Arunachalam Muruganantham is a social entrepreneur from Coimbatore. He is the inventor of a low-cost sanitary pad making machine and has innovated grass-roots mechanisms for generating awareness about traditional unhygienic practices around menstruation in rural India. Discovering that his wife still used rags during her periods because the ones available in the market were expensive, Muruganantham set out to work on the napkins himself. The TIME magazine has named him one of the 100 most Influential people of 2014. He was also awarded Padma Shri by the Government of India in 2016. In popular culture, he has inspired a documentary based on him titled ‘Menstrual Man (2013) and also an upcoming film ‘Pad Man’. The work of Arunachalam Muruganantham is commendable and inspiring and gives hope to a country where the women die because of lack of basic hygiene.
Sagar Sodah, a visually-impaired programmer based in Mumbai, is trying to help women report sexual abuse. Sodah has only 10% vision, but that has never stopped him from achieving his goals. The chatbot that he designed for Safecity, a program that simulates structured conversations over Facebook Messenger is accessible on mobile phones. Most women don’t talk about it because of the stigma that surrounds the society. He feels that the chatbot is an effective outreach as it not only helps the women to speak up, but to also report cases that might go unnoticed. Keep marching on, Sagar!
Rifath Shaarook, an 18 year old along with five other students designed a satellite which weighs just 64 grams and is selected in “Cubes in Space” contest organized by Idoodle Learning in association with NASA. The satellite is made of reinforced carbon fibre with 3-D printing technology. It took more than two-years for Shaarook and his team to design the less weight satellite using the 3-D printing technology at a cost of just ₹1 lakh. Shaarook, who lost his father at a very young age, got the zeal from him to become a scientist. Shaarook nicknamed his design KalamSat, after Abdul Kalam, India’s former president and famed rocket scientist.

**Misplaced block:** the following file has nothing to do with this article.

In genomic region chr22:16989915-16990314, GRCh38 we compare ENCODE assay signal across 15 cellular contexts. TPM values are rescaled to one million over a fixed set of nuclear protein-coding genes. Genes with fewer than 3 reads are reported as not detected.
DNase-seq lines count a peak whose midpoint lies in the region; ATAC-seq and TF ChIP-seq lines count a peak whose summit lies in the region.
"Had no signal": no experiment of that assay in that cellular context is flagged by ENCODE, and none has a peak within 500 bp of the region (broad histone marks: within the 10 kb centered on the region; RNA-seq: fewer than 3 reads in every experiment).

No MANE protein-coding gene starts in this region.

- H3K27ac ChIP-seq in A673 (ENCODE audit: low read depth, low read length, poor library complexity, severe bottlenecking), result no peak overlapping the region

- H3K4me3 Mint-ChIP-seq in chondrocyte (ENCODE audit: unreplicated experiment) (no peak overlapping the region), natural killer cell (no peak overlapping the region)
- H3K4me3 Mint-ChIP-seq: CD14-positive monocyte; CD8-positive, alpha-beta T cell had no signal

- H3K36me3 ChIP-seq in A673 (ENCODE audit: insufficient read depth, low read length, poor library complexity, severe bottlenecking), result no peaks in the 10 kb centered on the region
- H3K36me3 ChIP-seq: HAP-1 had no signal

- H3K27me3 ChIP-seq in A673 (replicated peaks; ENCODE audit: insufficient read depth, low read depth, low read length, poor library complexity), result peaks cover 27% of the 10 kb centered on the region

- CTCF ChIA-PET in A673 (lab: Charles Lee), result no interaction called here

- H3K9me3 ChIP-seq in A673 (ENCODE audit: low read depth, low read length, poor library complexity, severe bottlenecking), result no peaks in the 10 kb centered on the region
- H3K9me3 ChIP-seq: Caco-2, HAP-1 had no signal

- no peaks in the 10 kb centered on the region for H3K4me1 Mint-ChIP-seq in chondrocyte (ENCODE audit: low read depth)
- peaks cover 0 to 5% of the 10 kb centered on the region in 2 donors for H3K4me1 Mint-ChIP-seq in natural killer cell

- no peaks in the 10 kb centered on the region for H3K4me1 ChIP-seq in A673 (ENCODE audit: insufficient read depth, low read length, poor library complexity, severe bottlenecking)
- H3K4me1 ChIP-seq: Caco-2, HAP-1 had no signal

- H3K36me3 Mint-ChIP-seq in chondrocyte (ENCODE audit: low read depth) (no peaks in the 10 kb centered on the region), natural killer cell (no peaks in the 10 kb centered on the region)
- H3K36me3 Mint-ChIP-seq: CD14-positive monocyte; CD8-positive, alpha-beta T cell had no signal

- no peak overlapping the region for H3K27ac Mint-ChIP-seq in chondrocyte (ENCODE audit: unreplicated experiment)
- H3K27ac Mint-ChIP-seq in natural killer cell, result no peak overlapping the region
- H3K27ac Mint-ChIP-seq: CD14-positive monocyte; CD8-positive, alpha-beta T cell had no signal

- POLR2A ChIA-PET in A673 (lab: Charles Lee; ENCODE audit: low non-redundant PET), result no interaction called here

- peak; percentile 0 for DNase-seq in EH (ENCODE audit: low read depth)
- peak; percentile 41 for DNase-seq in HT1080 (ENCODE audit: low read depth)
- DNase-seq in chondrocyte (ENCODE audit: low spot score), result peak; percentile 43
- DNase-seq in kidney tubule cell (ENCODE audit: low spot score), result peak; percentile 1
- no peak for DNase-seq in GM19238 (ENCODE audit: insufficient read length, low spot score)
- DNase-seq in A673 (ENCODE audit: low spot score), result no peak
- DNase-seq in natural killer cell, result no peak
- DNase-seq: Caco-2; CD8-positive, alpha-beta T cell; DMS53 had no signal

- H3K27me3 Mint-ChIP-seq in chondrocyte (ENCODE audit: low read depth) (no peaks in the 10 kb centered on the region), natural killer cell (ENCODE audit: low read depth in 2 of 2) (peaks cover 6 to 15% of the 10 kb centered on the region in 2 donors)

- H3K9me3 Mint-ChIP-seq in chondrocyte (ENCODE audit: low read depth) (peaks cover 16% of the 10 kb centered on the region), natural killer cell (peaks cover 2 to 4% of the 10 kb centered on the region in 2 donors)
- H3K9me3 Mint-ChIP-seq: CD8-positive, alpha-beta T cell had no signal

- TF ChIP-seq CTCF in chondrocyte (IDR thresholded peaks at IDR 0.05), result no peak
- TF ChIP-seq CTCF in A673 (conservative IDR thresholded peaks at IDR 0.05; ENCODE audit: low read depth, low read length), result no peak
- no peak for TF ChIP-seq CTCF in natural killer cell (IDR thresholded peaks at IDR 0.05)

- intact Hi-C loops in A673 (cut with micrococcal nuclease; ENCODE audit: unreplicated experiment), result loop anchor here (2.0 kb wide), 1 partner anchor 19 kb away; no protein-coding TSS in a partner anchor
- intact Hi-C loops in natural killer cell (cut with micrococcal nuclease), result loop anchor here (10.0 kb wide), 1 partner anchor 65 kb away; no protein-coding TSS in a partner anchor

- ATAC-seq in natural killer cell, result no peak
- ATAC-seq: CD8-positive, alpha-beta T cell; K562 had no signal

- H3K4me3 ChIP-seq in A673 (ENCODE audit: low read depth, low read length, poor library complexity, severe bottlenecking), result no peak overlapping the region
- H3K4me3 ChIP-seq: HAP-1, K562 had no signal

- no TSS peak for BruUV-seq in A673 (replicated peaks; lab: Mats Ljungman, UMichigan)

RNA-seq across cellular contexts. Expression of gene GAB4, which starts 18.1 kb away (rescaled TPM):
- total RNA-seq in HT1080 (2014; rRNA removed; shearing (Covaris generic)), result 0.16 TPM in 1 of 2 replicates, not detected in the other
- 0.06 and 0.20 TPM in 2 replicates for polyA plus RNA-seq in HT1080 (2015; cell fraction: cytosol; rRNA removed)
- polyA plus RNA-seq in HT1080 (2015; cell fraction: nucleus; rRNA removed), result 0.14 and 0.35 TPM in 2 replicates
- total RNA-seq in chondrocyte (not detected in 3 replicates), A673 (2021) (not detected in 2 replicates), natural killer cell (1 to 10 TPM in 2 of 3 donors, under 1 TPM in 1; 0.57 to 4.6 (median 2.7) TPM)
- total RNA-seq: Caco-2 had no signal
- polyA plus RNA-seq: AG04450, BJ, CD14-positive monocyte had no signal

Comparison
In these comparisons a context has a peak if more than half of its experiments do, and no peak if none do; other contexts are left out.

Raghav Baldwa, a 24 year old native from Indore, MP for the longest time has been using sustainable farming techniques and employing debt-ridden farmers to help them pay off their loans and safeguard their livelihoods. He had watched his father donate blood since his childhood and he followed the suit at the age of 17. Back in his home town of Indore, he noticed that a lot of people were finding it extremely difficult to find blood donors in cases of emergencies. He put up a pamphlets in five government hospitals, three private hospitals, and a few medical stores, asking people seeking blood donors to contact him.